Posts
    2,339
    I just watched the NRL Grand Final. What a drubbing.

  10. #10
    Quote Originally Posted by Challenger78 View Post
    I'm so tempted.

    Sport is a <Self censored> and should be <Self censored> and <Self censored> and <Self censored>...


    Anywho. .

    Whats grid iron ?
    Bring back gladiatorial combat, I say.

  11. #11
    Burnin' hours, season days CarpetDiem's Avatar
    Posts
    383
    AFL rules and now also do my beloved Hawks-Premiers 2008.

    Take the armour off and see if they throw themselves with such gusto in human chess American Football. Admittedly, I don't know all the rules, so could be off beam.

    Rugby League is excellent too and probably the toughest code.

    Mind you Rugby Union seems to attact the sporting romantics worldwide. Sometimes though it just bores me to tears as the referee just seems to have such an impact on the final score.

  12. #12
    O͓͍̯̬̯̙͈̟̥̳̩͒̆̿ͬ̑̀̓̿͋ͬ ̙̳ͅ ̫̪̳͔O Steve100's Avatar
    Posts
    2,339
    Quote Originally Posted by CarpetDiem View Post
    AFL rules and now also do my beloved Hawks-Premiers 2008.

    Take the armour off and see if they throw themselves with such gusto in human chess American Football. Admittedly, I don't know all the rules, so could be off beam.

    Rugby League is excellent too and probably the toughest code.

    Mind you Rugby Union seems to attact the sporting romantics worldwide. Sometimes though it just bores me to tears as the referee just seems to have such an impact on the final score.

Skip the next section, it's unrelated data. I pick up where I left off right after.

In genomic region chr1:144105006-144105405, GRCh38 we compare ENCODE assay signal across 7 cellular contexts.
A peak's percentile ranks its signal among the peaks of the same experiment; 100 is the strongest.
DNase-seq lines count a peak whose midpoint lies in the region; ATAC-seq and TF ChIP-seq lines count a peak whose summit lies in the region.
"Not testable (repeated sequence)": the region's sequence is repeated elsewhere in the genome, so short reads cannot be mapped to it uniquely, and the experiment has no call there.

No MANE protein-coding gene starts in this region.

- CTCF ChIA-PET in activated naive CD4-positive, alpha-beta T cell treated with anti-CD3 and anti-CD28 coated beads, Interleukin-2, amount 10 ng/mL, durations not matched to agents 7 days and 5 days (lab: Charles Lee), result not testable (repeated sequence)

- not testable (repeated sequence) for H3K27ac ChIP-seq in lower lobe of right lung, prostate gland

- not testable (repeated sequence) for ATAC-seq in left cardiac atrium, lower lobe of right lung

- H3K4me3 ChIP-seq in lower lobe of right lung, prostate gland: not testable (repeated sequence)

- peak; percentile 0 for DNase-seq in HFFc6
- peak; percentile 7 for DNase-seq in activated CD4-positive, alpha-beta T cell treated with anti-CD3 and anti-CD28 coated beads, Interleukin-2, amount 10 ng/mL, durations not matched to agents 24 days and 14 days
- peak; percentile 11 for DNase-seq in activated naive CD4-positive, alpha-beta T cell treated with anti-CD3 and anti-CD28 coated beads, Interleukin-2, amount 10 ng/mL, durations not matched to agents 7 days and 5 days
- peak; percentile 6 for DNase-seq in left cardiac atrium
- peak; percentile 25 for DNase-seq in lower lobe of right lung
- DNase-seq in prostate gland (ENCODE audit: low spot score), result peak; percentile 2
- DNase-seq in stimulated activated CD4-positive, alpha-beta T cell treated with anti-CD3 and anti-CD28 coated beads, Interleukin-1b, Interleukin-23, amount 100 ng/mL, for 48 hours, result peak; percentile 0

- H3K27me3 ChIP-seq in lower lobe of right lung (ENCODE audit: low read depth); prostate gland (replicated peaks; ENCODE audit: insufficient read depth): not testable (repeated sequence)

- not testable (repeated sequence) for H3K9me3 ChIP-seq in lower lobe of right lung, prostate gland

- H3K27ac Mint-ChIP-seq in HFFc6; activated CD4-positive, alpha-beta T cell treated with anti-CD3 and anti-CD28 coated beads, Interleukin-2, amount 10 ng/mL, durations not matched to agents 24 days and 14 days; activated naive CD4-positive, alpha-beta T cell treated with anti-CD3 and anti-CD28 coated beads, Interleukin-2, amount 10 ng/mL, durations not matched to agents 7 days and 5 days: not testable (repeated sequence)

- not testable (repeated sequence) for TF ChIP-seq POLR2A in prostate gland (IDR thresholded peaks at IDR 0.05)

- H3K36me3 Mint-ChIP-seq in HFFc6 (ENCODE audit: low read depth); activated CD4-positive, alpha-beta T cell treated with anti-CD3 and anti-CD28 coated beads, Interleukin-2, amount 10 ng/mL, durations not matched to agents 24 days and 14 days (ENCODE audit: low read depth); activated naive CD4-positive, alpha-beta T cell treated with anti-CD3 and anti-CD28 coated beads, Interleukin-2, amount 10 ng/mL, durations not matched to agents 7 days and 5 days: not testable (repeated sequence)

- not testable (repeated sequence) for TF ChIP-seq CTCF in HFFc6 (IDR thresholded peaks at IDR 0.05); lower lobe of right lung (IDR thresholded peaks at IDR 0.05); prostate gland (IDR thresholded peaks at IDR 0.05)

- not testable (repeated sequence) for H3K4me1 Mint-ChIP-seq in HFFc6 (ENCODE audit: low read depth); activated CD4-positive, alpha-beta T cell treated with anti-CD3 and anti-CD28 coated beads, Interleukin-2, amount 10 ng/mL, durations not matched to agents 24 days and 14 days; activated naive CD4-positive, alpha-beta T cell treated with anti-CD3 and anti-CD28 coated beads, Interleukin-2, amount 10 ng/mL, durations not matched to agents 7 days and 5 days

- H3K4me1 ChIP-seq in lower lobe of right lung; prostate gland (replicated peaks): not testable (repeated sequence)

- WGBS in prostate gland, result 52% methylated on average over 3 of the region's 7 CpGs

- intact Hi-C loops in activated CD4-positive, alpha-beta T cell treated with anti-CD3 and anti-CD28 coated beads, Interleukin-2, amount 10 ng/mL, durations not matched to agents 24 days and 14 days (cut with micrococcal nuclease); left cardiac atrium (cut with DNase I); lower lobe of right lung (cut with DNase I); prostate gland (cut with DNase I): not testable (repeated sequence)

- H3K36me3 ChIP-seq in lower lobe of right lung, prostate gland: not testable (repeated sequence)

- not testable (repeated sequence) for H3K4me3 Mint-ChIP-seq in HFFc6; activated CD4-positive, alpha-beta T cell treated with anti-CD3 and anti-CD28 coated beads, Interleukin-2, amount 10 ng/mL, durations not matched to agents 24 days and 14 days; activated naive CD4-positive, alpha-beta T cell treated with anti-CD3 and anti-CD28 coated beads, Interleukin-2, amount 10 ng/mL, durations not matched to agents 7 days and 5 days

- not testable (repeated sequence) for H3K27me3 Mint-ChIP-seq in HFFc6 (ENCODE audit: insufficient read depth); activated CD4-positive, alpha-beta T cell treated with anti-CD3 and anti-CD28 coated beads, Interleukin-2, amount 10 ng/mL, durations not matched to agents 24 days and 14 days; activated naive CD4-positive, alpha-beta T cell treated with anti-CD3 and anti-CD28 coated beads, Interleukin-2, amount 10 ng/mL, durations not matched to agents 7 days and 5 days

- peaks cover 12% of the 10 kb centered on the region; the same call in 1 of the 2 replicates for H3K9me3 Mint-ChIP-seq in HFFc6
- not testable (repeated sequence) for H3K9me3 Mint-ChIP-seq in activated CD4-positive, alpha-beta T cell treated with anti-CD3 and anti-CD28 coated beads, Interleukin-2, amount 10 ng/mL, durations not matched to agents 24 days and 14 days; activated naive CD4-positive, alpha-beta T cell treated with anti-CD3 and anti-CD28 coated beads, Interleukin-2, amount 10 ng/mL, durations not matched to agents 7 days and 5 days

I prefer Rugby League, it's easier to follow, easier to learn, and seems more teamwork based.

  13. #13
    As a mother, I am telling you Syzygys's Avatar
    Posts
    12,628
    I vote for the new lingerie league....

  14. #14
    i used to umpire for Aussie rules both boundry and field. A game seen from the eyes of a boundry umpire is a 16km PLUS sprint with very few breaks along the way, its slightly better for the field umpires and the players because for the most part they dont have to go end to end but you get a free flowing game and play the wings (and deep into the pockets) because your the most athletic player in the team and *shrug*.

    There is NO padding whats so ever in aussie rules, which is why tripping for one thing is banned. If you combine the ability to trip someone sprinting from end to end with the zero padding you asking for ALOT of neck injuries.

    Rember one of the best players in the 1994? bommers flag (gaven wanganine) had to give up playing AFL and all football forever because the doctors were VERY concerned that if he hit his neck again he would be at BEST a quadraplegic if not instantly dead.